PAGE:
If we are to reverse the trend of over-usage of the earth’s natural resources, it is clear that energy efficiency and more renewable energy is a much bigger challenge than we realise. Previous studies have suggested that over £1bn worth of energy is wasted each year by electronic devices and appliances left on or on standby. However, just 6.2% of the UK population think we need to reduce our energy consumption. Almost half of us, 46%, believe our partners or children to be the worst culprits for leaving lights, devices and appliances switched on in their home - only 9% blame themselves.
“We all need to look at how we can start to reverse this trend of using the Earth’s resources faster and faster. This includes how we produce goods in manufacturing plants, how we occupy buildings, store our data and even when we turn on the lights at home. It is worrying that UK consumers believe that they are already doing enough when it comes to their lifestyle choices, especially when it comes to the environment. Collectively, we must become three times more efficient if we are to successfully meet the challenge ahead.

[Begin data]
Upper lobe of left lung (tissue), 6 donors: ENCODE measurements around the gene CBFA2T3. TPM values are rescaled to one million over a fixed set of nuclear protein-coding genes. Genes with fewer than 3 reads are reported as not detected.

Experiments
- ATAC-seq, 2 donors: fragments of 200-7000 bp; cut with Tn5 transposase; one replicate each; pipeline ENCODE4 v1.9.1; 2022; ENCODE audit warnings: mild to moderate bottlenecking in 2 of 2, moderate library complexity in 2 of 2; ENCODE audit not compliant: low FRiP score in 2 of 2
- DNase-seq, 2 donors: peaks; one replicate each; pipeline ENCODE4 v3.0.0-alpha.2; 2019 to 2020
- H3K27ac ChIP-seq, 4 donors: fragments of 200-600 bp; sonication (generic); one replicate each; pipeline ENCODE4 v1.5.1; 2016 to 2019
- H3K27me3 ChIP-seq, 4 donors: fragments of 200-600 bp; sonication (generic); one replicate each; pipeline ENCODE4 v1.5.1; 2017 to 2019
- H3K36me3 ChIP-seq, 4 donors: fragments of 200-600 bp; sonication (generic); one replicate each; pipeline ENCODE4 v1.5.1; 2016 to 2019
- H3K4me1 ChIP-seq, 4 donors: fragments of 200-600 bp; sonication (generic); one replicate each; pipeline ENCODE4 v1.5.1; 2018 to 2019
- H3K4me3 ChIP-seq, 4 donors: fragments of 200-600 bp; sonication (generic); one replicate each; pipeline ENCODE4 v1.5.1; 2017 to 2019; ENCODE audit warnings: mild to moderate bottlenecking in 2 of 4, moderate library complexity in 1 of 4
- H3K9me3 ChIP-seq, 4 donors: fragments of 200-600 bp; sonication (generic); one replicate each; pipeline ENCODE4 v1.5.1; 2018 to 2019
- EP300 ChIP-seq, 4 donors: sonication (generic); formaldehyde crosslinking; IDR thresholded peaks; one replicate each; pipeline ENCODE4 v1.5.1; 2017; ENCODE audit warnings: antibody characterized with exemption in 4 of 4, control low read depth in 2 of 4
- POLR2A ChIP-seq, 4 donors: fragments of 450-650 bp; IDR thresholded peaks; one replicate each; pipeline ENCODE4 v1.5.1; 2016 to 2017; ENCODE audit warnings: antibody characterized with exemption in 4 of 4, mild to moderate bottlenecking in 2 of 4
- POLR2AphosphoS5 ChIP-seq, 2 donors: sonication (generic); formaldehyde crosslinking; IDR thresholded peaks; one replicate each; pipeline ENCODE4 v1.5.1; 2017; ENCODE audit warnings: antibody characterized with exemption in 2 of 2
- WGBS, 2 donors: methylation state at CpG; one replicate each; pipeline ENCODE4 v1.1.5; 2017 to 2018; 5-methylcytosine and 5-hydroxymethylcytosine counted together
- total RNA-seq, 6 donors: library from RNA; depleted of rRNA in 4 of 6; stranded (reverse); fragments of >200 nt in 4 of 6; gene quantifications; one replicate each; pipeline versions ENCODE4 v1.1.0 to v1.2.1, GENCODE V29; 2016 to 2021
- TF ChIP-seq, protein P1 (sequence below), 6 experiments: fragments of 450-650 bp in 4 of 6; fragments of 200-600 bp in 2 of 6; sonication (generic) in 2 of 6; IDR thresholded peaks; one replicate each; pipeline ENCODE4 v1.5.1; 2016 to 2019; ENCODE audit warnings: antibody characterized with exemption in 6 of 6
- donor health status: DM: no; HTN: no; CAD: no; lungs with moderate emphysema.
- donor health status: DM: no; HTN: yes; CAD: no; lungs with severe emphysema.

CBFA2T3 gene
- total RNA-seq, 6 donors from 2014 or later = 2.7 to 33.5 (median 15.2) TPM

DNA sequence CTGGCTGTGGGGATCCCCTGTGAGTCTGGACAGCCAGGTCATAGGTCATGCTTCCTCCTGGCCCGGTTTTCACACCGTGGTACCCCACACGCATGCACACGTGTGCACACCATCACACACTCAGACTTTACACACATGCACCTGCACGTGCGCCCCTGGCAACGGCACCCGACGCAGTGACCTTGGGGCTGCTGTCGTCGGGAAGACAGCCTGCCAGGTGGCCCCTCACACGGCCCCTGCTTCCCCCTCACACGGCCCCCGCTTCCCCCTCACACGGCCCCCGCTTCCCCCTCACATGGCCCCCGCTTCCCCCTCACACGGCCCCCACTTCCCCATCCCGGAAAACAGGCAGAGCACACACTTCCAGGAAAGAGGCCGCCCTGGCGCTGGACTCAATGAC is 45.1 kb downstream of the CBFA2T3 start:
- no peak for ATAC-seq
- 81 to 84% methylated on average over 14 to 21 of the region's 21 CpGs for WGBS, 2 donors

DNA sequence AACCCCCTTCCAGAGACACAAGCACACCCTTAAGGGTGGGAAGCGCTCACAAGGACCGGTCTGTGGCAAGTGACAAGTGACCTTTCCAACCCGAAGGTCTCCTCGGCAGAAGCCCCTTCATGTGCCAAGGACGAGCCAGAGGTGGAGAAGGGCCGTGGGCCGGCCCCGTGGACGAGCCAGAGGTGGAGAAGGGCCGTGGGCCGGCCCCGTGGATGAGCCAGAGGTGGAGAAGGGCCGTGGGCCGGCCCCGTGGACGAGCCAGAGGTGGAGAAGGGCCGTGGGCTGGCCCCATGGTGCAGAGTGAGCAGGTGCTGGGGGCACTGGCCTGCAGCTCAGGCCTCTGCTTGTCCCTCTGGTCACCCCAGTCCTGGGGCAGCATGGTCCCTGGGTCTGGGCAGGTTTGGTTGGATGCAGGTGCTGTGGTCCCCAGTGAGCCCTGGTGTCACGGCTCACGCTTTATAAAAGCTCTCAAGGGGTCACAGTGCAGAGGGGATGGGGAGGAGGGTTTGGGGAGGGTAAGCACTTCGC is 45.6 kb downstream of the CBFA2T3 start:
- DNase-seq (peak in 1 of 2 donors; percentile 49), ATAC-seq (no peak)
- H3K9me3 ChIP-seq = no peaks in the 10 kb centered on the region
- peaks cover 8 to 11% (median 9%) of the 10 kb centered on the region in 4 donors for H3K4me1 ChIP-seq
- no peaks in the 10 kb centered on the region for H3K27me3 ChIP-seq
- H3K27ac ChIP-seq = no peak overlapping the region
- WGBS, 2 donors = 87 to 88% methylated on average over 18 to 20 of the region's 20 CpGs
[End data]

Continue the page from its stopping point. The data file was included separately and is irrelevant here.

“As our country becomes increasingly digitised and electrified we need to become smarter about how we generate and consume energy. Efficiency holds the key to our future well-being and it is clear that we need to engage and educate the UK’s younger generations as a matter of urgency,” says Mike Hughes, Zone President for the UK and Ireland at Schneider Electric.
When it comes to air pollution, being ‘in the thick of it’ and regardless of the relentless government efforts to reduce pollution in the Big Smoke, Londoners saw this as half as important as those in Wales did.
What’s really holding us back, when it comes to reducing pollution and energy waste? Londoners may have the reputation of being the most pressed for time in the UK but only 29% cite time pressures due to work hours / requirements as a reason for not acting in a more environmentally-conscious way. On the other hand, one in every three (33%) Scots reported that time pressures due to work hours was holding them back from taking on environmental concerns. In both regions, one in three cited difficulties breaking old habits and keeping motivated; only one in ten said that social commitments clashed with their eco-friendly intentions.